Two small Acts were passed in 1871, the Indian Councils Act, 1871 (34 & 35 Vict. c. 34) 3, which made slight extensions of the powers of local legislatures, and the Indian Bishops Act, 1871 (34 & 35 Vict. c. 62), which regulated the leave of absence of Indian bishops.

An Act of 1873 (36 Vict. c. 17) formally dissolved the East India Company as from January 1, 1874.

The Indian Councils Act, 1874 (37 & 38 Vict. c. 91), enabled a sixth member of the governor-general's council to be appointed for public works purposes.

The Council of India Act, 1876 (39 & 40 Vict. c. 7), enabled the Secretary of State, for special reasons, to appoint any person having professional or other peculiar qualifications to be a member of the Council of India, with the old tenure, * during good behaviour,' which had been abolished in 1869 4.

See Digest, 8. 44. It will be remembered that Lord Lytton acted under this power when he exempted imported cotton goods from duty in 79.

2 See ibid. 94.

3 This Act was passed in consequence of the decision of the Bombay High Court in R. v. Reay, 7 Bom. Cr. 6. See note on s. 79 of Digest.

4 This power was exercised in the case of Sir H. S. Maine, and was probably conferred with special reference to him.

In the same year was passed the Royal Titles Act, 1876 (39 & 40 Vict. c. 10), which authorized the Queen to assume the title of Empress of India.

The Indian Salaries and Allowances Act, 1880 (43 & 44 Vict. c. 3), enabled the Secretary of State to regulate by order certain salaries and allowances which had been previously fixed by statute 1

The Indian Marine Service Act, 1884 (47 & 48 Vict. c. 38), enabled the Governor-General in Council to legislate for maintaining discipline in a small marine establishment, called Her Majesty's Indian Marine Service, the members of which were neither under the Naval Discipline Act nor under the Merchant Shipping Acts ?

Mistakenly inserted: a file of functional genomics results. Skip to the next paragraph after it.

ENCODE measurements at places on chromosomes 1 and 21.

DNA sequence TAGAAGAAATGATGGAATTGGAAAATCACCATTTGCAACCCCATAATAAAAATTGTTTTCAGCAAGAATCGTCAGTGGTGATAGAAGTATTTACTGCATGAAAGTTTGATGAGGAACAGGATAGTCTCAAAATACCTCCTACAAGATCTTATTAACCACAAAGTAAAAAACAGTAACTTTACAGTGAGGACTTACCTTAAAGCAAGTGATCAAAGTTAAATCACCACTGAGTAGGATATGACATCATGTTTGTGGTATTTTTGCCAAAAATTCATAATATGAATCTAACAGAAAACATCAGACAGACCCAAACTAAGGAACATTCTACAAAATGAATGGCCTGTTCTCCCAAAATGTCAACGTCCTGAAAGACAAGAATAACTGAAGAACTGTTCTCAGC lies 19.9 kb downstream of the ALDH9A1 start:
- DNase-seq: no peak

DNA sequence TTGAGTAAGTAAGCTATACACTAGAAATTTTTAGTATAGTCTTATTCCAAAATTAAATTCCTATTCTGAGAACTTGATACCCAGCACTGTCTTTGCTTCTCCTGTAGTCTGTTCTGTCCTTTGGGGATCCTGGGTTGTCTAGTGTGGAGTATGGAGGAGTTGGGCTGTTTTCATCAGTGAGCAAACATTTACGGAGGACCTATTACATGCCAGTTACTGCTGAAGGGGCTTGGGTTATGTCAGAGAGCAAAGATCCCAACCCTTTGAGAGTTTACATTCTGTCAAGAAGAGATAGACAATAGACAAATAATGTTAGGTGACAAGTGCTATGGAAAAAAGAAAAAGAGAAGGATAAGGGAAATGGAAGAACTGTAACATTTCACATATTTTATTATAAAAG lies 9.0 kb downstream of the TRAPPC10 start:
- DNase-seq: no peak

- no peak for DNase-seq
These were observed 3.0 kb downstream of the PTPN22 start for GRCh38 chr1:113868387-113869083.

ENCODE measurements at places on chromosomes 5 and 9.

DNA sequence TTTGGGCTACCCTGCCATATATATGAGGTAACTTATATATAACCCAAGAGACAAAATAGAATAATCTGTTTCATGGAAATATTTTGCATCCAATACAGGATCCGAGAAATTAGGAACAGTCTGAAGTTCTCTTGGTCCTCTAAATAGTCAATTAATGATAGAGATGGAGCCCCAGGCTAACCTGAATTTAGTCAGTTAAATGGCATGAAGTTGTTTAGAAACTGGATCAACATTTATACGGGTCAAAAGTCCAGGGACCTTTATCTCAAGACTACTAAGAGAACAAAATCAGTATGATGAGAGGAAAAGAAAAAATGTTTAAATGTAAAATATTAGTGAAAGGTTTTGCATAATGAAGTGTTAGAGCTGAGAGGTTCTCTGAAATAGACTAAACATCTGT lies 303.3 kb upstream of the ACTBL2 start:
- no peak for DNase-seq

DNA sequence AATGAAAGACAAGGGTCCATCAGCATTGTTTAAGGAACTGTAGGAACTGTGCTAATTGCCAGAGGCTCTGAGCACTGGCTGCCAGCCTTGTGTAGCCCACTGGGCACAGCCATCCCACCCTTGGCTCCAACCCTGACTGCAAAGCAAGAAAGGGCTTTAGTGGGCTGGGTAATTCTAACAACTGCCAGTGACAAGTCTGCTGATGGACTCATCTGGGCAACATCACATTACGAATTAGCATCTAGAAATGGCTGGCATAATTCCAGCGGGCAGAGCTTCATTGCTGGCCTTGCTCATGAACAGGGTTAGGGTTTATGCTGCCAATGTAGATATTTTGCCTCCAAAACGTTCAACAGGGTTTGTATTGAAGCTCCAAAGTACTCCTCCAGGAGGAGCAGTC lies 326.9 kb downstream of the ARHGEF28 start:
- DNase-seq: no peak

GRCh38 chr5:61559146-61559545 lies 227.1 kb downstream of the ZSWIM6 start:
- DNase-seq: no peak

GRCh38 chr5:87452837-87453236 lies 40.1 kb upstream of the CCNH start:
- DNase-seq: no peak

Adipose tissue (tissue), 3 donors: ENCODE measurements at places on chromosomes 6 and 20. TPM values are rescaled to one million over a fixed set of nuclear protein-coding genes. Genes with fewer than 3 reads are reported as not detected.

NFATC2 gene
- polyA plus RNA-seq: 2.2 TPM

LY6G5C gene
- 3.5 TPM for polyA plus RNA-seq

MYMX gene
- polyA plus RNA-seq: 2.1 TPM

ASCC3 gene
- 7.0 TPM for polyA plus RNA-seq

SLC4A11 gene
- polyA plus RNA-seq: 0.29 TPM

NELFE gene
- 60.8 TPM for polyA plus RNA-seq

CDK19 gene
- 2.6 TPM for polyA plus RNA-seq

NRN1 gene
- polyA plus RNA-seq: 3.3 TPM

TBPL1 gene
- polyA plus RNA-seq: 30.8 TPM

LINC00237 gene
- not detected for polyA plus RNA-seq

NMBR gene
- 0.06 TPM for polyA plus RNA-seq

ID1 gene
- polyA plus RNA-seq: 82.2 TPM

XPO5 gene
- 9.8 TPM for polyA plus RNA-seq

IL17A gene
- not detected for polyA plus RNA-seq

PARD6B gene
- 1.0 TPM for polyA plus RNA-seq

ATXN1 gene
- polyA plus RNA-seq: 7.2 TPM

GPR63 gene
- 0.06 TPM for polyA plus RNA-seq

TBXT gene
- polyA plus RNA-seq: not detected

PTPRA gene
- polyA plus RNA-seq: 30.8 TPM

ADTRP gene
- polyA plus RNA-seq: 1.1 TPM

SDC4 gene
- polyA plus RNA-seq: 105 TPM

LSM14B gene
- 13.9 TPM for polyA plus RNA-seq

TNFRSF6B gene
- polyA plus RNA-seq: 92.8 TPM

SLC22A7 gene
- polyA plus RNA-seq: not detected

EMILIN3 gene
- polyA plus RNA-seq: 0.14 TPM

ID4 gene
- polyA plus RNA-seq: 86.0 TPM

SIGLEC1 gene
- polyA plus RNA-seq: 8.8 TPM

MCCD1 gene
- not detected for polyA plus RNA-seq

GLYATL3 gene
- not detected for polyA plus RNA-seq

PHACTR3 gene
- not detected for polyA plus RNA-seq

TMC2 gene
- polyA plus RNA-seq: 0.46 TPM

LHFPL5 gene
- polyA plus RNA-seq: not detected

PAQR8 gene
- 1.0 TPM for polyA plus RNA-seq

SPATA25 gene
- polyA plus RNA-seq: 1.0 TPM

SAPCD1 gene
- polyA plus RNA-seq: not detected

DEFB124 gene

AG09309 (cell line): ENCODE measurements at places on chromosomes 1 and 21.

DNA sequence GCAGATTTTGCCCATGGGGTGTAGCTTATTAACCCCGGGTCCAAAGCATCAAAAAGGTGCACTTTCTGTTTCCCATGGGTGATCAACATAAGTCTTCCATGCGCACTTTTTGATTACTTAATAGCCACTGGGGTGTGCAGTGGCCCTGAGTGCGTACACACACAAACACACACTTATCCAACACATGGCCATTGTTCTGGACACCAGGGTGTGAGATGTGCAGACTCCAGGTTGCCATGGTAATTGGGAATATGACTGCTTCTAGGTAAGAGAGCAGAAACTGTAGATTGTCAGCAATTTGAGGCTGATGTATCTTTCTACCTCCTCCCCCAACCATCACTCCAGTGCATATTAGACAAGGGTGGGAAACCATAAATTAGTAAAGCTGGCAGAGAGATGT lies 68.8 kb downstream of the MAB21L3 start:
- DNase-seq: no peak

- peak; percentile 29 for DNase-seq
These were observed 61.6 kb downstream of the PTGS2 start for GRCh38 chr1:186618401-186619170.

The Council of India Reduction Act, 1889 (52 & 53 Vict. c. 65), authorized the Secretary of State to abstain from filling vacancies in the Council of India until the number should be reduced to ten.

The Indian Councils Act, 1892 (55 & 56 Vict. c. 14), authorized an increase in the number of the members of the Indian legislative councils, and empowered the GovernorGeneral in Council, with the approval of the Secretary of State in Council, to make rules regulating the conditions under which these members are to be nominated 3. At the same time the Act relaxed the restrictions imposed by the Act of 1861 on the proceedings of the legislative councils by enabling rules to be made authorizing the discussion of the annual financial statement, and the asking of questions, under prescribed conditions and restrictions.

The Act also cleared up a doubt as to the meaning of an enactment in the Indian Councils Act of 1861, modified some of the provisions of that Act about the office of 'additional members of legislative councils, and enabled local legislatures, with the previous sanction of the governor-general, to repeal

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See Digest, ss. 80, 113.

3 See ibid. 60, 71, 73.